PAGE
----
Dangerously zone

Halifax hip-hopper Jesse Dangerously brings a crew along for the first time on his guest-laden EP Inter Alia. Jon Bruhm finds out why.

photo Jon Hutt

From his initial introduction to the world of hip-hop through Public Enemy and The Fresh Prince almost a decade ago, one-time indie jazz drummer Jesse McDonald has always been a big music fan.

Now known as rapper Jesse Dangerously, there’s been no looking back, who admits he’s come a long way since his humble beginnings.

Since the release of his solo debut, 1996’s Break, Dangerously has made his way up the Haltown ranks, from his early partnership with Ginzu3 to working with everyone from Bending Mouth to Josh Martinez and eventually teaming up with Johnny Hardcore and the Backburner collective.

On his new EP, Inter Alia, which will be released on November 12 at The Seahorse, Dangerously enlisted contributions from a slew of his local contemporaries, including Apt, Cal, Jay Bizzy, JoRun, Mr. Biz, Universe Arm and Wordburglar. And, for the first time on any of his own recordings, he left all of the beat-making up to producers Shaun “Uncle Fester” Ryan, and Ryan “Dexter Doolittle” MacKenzie.

Despite the abundance of guest spots on the album, collaboration is a relatively new ideology to Dangerously’s solo material. And thus, the notion was a contributing factor to the disc’s title—a Latin term meaning “among others.”

“Where I work, it’s a phrase that we use a lot when we’re writing up abstracts for lawyers,” he says. (His day job is at the Registry of Deeds). “At first, I just thought it was a neat phrase, but a concept built around it. My previous two albums are completely self-produced and only have one guest spot between the two of them. I’ve worked very much alone, and for this album, I’ve got two different people handling the music side.”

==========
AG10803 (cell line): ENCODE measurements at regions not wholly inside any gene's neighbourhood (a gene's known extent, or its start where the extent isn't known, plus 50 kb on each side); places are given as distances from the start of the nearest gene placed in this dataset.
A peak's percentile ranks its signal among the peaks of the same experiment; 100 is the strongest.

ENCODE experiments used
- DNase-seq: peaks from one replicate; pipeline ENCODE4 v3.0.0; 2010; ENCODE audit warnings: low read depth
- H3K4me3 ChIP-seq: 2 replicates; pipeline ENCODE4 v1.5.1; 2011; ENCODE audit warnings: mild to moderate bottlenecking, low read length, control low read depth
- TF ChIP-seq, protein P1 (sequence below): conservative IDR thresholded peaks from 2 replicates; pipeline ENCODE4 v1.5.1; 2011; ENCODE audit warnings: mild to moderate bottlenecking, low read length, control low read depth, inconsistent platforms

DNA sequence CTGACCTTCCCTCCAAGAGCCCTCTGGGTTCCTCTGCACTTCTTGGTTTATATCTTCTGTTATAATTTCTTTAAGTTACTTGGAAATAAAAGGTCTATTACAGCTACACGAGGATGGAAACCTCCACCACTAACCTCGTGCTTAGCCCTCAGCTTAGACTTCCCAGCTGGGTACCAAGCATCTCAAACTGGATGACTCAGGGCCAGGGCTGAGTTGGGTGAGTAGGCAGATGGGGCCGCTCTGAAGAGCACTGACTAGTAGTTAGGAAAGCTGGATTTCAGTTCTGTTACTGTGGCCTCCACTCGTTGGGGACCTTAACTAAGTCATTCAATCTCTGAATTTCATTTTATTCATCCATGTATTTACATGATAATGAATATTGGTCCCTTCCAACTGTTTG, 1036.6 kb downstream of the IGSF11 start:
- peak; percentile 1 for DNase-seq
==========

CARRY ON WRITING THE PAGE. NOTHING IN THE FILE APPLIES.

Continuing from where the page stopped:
Although the disc is exclusively a Dangerously release, the rapper deemed it important to include his producers on the cover.

“It’s pretty traditional to put the rapper in the forefront—the ideas on the album are mine, and it’s my voice,” he says “But, a lot of the time, producers are just as involved as us and get very little credit; their names in the liner notes and that’s it, and I wanted to make it really clear that they put in just as much work as I did, arguably more. I just wanted to give the producers more shine than they usually get.”

“Shine” is a most appropriate way to describe Dangerously’s recent achievements. After taking over the reins of The Pavement, the evolved CKDU radio program which has been handed down from local legends Buck 65 and Skratch Bastid, he was voted runner-up for Best MC in The Coast’s 2005 Best of Music readers’ poll and was named Hip Hop Artist of the Year at the 2005 Music Industry of Nova Scotia Awards.

While he’s developed his rapping skills on his own, he says having an industry professional at his side has made a difference. He attributes much of his recent success to his manager/publicist Audra Williams, who not only handles the business aspect of his career, but has also opened new doors for him, including a guest lecturer spot in a gender studies course at Saint Mary’s University, on the topic of gender issues in rap music.

“I’m really good at rapping and I’m pretty good at making beats,” he says. “But, I’m not good at booking shows, promoting my releases or making phone calls. You need to do that stuff, but it’s not the same skill as being able to rhyme words and deliver them. I think a lot of really good artists in town, their visibility suffers because they only concentrate on that and they don’t have someone to pick up the business aspect of what they do. Once they get their CD out, all they can do is sell it out of their pockets and put it in local stores.

“I started realizing that I needed someone to take care this stuff for me, but I didn’t really know how to seek anyone out and it just wound up being a stroke of fortune that a year and a half later Audra came across me on the internet. I think she really saw something in my writing that she thought was worth showing people.”

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